I really wanted a deep conditioner for my super damaged hair so one day I went to my local beauty supply store and saw one for $15. I thought it was reasonably priced but still walked away in case I found a better deal or a better conditioner. A week later I was walking with a friend on the Upper West Side, and saw another supply store. Intrigued, I dragged him in the store just out of curiosity. I walked around and happened to find the conditioner that I was looking at by my house but this time for $12. How was that possible? I was amazed that the same conditioner was more expensive in a random beauty supply store in Cypress Hills, Brooklyn than in a store on the Upper West Side. I bought the conditioner but still my friend and I were really confused.
A few days later (with my hair nicely conditioned) in class we talked about the culture of poverty. I remember the professor explaining how milk is usually cheaper on more affluent neighborhoods than in neighborhoods with lower incomes. And it still didn’t make sense to me. If people in more prosperous neighborhoods could afford more then why are they paying less? She then explained how people who usually have a higher income could shop around, see competing prices for goods while people who had lower incomes had to just deal with whatever they had around them. This reminded me of a book my SOC101 professor assigned us to read. In it Barbara Ehrenreich, the author, explains how most middle class Americans couldn’t afford to be poor. She explains of this “ghetto tax” that exists in poorer neighborhoods that make people in poorer neighborhoods pay extra for things that upper and middle class Americans get for cheaper or even free. For example, car insurance is usually significantly higher in neighborhoods where people of lower income due to usual high crime rates that exist in poorer neighborhoods. Poor people also usually don’t tend to have bank accounts so they are often subjected to paying fees at check cashing places as opposed to others who can cash checks for free from their bank.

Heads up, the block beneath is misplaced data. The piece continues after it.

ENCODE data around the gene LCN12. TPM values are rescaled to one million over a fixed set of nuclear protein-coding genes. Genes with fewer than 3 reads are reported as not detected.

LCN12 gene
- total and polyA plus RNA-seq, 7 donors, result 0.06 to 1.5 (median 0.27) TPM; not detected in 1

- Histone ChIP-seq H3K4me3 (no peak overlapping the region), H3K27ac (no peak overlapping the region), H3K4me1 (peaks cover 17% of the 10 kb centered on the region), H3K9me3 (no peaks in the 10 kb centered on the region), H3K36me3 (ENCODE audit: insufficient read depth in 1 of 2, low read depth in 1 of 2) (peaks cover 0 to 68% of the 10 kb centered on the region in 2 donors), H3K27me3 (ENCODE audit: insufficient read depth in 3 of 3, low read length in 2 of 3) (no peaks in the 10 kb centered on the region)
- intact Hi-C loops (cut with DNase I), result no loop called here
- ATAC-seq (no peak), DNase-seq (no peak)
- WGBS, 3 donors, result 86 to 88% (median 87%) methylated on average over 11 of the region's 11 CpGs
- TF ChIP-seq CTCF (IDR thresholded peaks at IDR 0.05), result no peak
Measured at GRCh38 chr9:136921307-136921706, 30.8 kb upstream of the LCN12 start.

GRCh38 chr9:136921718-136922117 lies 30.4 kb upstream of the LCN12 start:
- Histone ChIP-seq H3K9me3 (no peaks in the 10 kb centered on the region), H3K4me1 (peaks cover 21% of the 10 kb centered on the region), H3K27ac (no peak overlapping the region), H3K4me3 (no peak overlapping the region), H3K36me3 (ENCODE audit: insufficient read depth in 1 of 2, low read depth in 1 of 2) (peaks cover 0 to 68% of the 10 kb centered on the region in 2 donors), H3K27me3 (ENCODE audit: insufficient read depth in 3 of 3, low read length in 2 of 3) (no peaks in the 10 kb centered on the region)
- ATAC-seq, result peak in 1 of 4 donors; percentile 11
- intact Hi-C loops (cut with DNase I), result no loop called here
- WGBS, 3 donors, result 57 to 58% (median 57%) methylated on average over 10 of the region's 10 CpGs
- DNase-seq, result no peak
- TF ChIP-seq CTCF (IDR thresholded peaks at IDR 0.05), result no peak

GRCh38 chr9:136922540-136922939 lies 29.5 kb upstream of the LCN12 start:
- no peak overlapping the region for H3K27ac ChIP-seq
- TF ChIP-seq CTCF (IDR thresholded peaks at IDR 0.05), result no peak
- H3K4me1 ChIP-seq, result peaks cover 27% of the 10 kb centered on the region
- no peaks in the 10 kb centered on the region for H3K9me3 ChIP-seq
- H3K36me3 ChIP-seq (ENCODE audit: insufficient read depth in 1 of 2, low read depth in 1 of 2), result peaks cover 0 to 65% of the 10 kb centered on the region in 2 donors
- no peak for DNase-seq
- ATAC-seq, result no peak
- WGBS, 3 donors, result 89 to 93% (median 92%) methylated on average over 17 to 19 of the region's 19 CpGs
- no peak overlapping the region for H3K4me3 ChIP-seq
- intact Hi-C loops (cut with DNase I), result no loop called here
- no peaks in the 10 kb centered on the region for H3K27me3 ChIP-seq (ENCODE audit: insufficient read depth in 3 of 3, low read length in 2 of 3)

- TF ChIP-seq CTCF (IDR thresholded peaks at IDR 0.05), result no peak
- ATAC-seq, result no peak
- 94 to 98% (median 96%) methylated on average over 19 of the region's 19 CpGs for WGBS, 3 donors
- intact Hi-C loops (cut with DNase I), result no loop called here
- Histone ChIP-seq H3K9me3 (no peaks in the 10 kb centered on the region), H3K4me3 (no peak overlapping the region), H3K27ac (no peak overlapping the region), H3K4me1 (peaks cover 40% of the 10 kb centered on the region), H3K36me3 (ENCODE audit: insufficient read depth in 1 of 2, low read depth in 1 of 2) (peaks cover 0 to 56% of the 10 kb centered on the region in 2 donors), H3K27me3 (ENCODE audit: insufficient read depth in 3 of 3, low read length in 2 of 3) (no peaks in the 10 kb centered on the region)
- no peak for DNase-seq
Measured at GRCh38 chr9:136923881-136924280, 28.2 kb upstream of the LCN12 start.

So people with lower incomes have to pay more to be poor? In a country where we believe that everyone has equal opportunities and that you can “pull yourself up by the bootstraps” how can there also be a subconscious penalty for having a lower income? How can people rise up from the lower class if by definition they make significantly less their middle class counterparts but still have to pay more to live? It’s a tough situation and it’s certainly not that simple to fix but I think it’s finally time for all people recognize that there’s a bigger inequality between classes than we think and if not the problem will continue to persist.
Here is the linl to the part of the Ehrenreich book, in blog form. I encourage you all to read it http://ehrenreich.blogs.com/barbaras_blog/2006/07/could_you_affor.html